If you have small kids in child care you already know that it doesn't come cheap.
On average, parents in Minnesota pay nearly $12,000 a year for infant child care.
Factor in household income and Minnesota rates as the least affordable state for infant care, beating out Massachusetts and California.
But you can't put a price on the joy Belen Dominguez is bringing her mother Antonia.
But that joy doesn't transfer over to Antonia's search for quality daycare.
"I have seen the prices, they are extremely expensive, especially for newborns."
And especially in Minnesota where it averages nearly $12,000 a year compared to $8,300 a year in Wisconsin, and $5,200 a year in North Dakota.
Alabama ranked as the most affordable state for day care with residents paying $3,800 a year for infant daycare.
Colleen Cook, Director of the Community Child Care Center in Minneapolis - says Minnesota's day care regulations are more stringent and costly than most other states. In Minnesota one adult can supervise no more than four infants, her center's ratio is even better.
"Ninety-two percent of our budget goes to staff salaries, benefits and wages and many of our staff work at below poverty level wages," said Cook.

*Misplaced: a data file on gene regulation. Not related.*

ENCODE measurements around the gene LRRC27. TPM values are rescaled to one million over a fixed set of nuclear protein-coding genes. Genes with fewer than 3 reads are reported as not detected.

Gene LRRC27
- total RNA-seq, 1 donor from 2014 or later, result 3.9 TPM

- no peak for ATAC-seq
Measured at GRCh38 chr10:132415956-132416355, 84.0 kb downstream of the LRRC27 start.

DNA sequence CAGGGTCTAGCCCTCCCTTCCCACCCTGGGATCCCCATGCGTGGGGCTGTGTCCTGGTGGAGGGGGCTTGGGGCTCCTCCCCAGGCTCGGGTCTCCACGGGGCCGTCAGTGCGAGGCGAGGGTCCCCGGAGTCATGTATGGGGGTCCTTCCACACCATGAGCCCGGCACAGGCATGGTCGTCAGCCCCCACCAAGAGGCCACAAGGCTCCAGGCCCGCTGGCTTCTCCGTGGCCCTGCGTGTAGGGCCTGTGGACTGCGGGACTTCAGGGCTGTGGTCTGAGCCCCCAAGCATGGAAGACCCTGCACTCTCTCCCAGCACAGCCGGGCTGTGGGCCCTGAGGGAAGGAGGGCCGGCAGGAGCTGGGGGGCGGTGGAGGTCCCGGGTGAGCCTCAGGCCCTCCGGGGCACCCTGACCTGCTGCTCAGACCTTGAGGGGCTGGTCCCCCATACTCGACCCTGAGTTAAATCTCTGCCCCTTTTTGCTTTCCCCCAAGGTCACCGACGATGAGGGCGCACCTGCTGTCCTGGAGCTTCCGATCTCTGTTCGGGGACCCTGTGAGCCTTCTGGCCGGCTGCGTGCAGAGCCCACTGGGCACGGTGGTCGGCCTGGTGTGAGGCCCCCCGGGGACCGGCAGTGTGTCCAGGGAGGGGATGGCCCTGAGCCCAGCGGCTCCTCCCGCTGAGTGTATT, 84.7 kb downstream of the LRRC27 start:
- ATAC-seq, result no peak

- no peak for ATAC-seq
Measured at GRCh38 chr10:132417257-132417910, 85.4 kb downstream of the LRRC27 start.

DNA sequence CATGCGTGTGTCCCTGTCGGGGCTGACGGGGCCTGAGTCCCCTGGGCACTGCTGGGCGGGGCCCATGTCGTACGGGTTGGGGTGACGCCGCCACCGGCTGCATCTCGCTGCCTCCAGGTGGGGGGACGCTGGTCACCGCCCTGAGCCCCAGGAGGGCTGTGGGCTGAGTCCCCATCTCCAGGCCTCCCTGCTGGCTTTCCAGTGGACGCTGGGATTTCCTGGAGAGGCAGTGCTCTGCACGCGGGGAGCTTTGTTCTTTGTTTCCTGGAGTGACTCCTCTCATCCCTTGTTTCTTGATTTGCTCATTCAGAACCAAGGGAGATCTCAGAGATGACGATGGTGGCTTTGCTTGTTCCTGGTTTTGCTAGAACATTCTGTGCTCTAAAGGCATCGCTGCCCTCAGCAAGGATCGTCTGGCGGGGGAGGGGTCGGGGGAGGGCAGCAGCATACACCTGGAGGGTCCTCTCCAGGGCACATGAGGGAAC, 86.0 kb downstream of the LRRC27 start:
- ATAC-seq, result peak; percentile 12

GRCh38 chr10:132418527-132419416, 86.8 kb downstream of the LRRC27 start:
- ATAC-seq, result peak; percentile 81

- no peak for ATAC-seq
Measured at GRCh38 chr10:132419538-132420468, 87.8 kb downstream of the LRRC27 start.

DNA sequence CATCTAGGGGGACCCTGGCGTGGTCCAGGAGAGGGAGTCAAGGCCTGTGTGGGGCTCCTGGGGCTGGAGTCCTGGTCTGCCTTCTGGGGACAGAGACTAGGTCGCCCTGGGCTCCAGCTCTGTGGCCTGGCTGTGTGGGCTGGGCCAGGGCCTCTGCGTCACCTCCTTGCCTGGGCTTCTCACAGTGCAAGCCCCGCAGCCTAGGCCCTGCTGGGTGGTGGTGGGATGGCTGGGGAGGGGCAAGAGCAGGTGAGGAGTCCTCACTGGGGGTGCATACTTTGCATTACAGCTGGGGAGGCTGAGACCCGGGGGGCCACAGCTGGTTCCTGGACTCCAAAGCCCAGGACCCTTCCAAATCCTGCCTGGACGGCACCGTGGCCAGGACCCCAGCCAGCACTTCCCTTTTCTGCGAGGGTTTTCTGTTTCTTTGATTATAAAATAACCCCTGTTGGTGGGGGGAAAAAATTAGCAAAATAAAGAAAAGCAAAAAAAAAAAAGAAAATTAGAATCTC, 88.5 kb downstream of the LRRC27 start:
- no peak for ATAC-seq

Yet Cook acknowledges rising costs and fewer state and federal subsidies are driving some parents out of the market.
Minnesota's licensed daycare providers — which currently number about 12,000 — have declined by nearly one thousand in the past 14 months.
"We're certainly not seeing those childcare centers make a lot of money, they operate on average at less than a one percent profit margin," said Cook.
The new report - sponsored by a children's advocacy group - calls for more government help to keep daycare affordable.
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By Boyd Huppert, KARE 11 News
(Copyright 2006 by KARE. All Rights Reserved.)